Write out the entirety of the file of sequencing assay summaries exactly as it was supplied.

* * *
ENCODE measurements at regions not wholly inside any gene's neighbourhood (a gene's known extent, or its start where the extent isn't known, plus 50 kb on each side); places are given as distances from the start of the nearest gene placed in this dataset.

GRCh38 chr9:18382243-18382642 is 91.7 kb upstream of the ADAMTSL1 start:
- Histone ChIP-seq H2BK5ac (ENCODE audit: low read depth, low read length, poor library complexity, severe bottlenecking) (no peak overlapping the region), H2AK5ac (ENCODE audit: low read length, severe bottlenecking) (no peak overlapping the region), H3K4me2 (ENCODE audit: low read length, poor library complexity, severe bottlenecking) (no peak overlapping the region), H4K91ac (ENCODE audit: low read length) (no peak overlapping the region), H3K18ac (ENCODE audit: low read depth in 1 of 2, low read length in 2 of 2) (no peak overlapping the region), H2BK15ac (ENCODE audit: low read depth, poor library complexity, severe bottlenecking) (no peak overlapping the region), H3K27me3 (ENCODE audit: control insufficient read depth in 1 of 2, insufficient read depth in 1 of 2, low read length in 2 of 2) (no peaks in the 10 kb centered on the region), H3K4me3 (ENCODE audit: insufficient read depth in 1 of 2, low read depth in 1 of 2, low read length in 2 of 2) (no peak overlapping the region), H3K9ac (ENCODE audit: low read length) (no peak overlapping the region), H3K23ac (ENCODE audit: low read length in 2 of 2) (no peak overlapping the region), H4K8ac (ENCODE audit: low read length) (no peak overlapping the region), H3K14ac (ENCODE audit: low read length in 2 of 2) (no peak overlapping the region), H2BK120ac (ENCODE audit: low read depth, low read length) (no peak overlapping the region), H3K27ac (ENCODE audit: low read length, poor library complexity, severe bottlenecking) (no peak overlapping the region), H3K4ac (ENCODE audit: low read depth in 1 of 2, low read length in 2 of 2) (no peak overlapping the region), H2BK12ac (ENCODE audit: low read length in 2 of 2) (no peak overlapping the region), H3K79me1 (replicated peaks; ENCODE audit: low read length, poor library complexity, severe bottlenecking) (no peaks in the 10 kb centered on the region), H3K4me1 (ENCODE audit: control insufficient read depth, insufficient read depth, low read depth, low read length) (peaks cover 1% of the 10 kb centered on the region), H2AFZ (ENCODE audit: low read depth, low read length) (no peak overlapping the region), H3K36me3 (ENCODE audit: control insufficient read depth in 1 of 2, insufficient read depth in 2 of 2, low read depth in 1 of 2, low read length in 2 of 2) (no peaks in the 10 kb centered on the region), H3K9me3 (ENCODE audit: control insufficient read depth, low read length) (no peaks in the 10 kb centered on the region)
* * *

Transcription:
ENCODE measurements at regions not wholly inside any gene's neighbourhood (a gene's known extent, or its start where the extent isn't known, plus 50 kb on each side); places are given as distances from the start of the nearest gene placed in this dataset.

GRCh38 chr9:18382243-18382642 is 91.7 kb upstream of the ADAMTSL1 start:
- Histone ChIP-seq H2BK5ac (ENCODE audit: low read depth, low read length, poor library complexity, severe bottlenecking) (no peak overlapping the region), H2AK5ac (ENCODE audit: low read length, severe bottlenecking) (no peak overlapping the region), H3K4me2 (ENCODE audit: low read length, poor library complexity, severe bottlenecking) (no peak overlapping the region), H4K91ac (ENCODE audit: low read length) (no peak overlapping the region), H3K18ac (ENCODE audit: low read depth in 1 of 2, low read length in 2 of 2) (no peak overlapping the region), H2BK15ac (ENCODE audit: low read depth, poor library complexity, severe bottlenecking) (no peak overlapping the region), H3K27me3 (ENCODE audit: control insufficient read depth in 1 of 2, insufficient read depth in 1 of 2, low read length in 2 of 2) (no peaks in the 10 kb centered on the region), H3K4me3 (ENCODE audit: insufficient read depth in 1 of 2, low read depth in 1 of 2, low read length in 2 of 2) (no peak overlapping the region), H3K9ac (ENCODE audit: low read length) (no peak overlapping the region), H3K23ac (ENCODE audit: low read length in 2 of 2) (no peak overlapping the region), H4K8ac (ENCODE audit: low read length) (no peak overlapping the region), H3K14ac (ENCODE audit: low read length in 2 of 2) (no peak overlapping the region), H2BK120ac (ENCODE audit: low read depth, low read length) (no peak overlapping the region), H3K27ac (ENCODE audit: low read length, poor library complexity, severe bottlenecking) (no peak overlapping the region), H3K4ac (ENCODE audit: low read depth in 1 of 2, low read length in 2 of 2) (no peak overlapping the region), H2BK12ac (ENCODE audit: low read length in 2 of 2) (no peak overlapping the region), H3K79me1 (replicated peaks; ENCODE audit: low read length, poor library complexity, severe bottlenecking) (no peaks in the 10 kb centered on the region), H3K4me1 (ENCODE audit: control insufficient read depth, insufficient read depth, low read depth, low read length) (peaks cover 1% of the 10 kb centered on the region), H2AFZ (ENCODE audit: low read depth, low read length) (no peak overlapping the region), H3K36me3 (ENCODE audit: control insufficient read depth in 1 of 2, insufficient read depth in 2 of 2, low read depth in 1 of 2, low read length in 2 of 2) (no peaks in the 10 kb centered on the region), H3K9me3 (ENCODE audit: control insufficient read depth, low read length) (no peaks in the 10 kb centered on the region)